Pay-for-performance scheme cuts radiology report turnaround times

by Brendon Nafziger, DOTmed News Associate Editor | August 23, 2010
Pay-for-performance
comes to radiology.
A scheme that rewards radiologists for promptly sending final reports to referring physicians could cut turnaround times by half, according to a new study.

The results lasted even after the program stopped, suggesting a change in office culture, and not just the dangling of a financial carrot, made the difference.

The study, published Friday in the September issue of the American Journal of Roentgenology, followed a program at Massachusetts General Hospital in Boston from 2006 to 2009. The program was launched after the hospital got complaints from referring physicians that preliminary reports were often left unsigned by staff radiologists, sometimes for days.

Preliminary reports are prepared by residents or fellows, under supervision of staff radiologists, after the completion of an exam. While referring doctors can use them, the reports often undergo editing during the radiologist's final review, according to Dr. Giles Boland, associate professor of radiology at Harvard Medical School, vice chairman of the department of radiology at Massachusetts General and lead author of the study.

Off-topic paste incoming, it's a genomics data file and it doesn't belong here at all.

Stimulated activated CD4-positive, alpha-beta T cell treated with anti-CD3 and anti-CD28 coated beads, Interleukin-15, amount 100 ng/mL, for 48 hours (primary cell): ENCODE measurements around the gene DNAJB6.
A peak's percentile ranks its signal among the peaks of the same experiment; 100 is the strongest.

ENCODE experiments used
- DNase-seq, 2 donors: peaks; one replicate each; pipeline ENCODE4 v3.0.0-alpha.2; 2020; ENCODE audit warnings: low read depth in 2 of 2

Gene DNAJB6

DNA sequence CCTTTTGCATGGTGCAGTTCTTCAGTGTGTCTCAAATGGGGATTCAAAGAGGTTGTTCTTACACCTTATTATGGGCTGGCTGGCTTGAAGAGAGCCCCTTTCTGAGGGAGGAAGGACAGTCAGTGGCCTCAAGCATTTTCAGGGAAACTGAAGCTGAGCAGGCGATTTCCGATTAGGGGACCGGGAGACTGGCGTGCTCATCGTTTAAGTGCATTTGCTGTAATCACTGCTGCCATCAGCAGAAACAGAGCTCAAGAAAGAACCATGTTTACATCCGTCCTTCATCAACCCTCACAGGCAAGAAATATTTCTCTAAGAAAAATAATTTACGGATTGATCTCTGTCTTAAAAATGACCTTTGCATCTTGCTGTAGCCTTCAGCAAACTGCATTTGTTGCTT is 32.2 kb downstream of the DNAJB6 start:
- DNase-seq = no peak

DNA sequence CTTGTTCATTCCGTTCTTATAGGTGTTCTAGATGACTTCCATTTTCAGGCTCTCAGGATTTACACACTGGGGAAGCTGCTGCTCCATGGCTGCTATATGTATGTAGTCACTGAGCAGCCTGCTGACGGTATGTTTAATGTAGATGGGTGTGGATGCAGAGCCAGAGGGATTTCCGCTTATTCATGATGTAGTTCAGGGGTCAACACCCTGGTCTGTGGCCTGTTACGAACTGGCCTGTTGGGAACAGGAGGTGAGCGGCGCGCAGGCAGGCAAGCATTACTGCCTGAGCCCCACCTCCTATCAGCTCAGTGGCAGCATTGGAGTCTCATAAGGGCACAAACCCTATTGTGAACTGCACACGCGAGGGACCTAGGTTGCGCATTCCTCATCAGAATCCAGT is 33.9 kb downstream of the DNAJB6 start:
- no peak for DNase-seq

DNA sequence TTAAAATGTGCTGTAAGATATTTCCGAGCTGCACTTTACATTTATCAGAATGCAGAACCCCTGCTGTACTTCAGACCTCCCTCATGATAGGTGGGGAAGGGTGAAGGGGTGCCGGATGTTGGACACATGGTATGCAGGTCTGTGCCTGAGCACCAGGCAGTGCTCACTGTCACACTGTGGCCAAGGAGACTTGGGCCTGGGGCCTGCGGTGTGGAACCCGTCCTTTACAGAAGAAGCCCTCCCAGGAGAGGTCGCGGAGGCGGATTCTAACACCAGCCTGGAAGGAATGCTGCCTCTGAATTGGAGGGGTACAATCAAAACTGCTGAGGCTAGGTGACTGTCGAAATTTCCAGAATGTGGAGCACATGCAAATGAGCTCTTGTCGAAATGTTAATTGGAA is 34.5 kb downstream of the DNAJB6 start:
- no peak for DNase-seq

"It's generally accepted while a preliminary report is OK, it's not the final say," he told DOTmed News.

To speed up turnaround times from generation of preliminary reports to the final signing, the program offered a reward of $2,500 every six months and $5,000 annually if radiologists had a turnaround time of less than 24 hours, investigated in a randomly chosen one-month period. After one year, the turnaround requirement was reduced to eight hours, and the annual reward cut in half.

Ultimately, the researchers examined 99,959 reports in a baseline period roughly three months before the program started, 104,673 in the months immediately following implementation of the program, and 91,379 reports after the two-year program had stopped.

The average time from getting the preliminary report to final signing-off fell dramatically, from 23 hours before the program started to 13 hours a few months after it was initiated, to four hours, two years after it ended.

Intriguingly, the entire process sped up, even though radiologists were only rewarded for the preliminary report-to-signature part. The time from completing the radiological exam to generating the preliminary report fell from 20 hours before the program to 12 hours two years later; and the total time - from completion of exam to final signing - fell by more than half, from 43 hours before the program to 32 hours shortly after the reward system started, and 16 hours after it ended.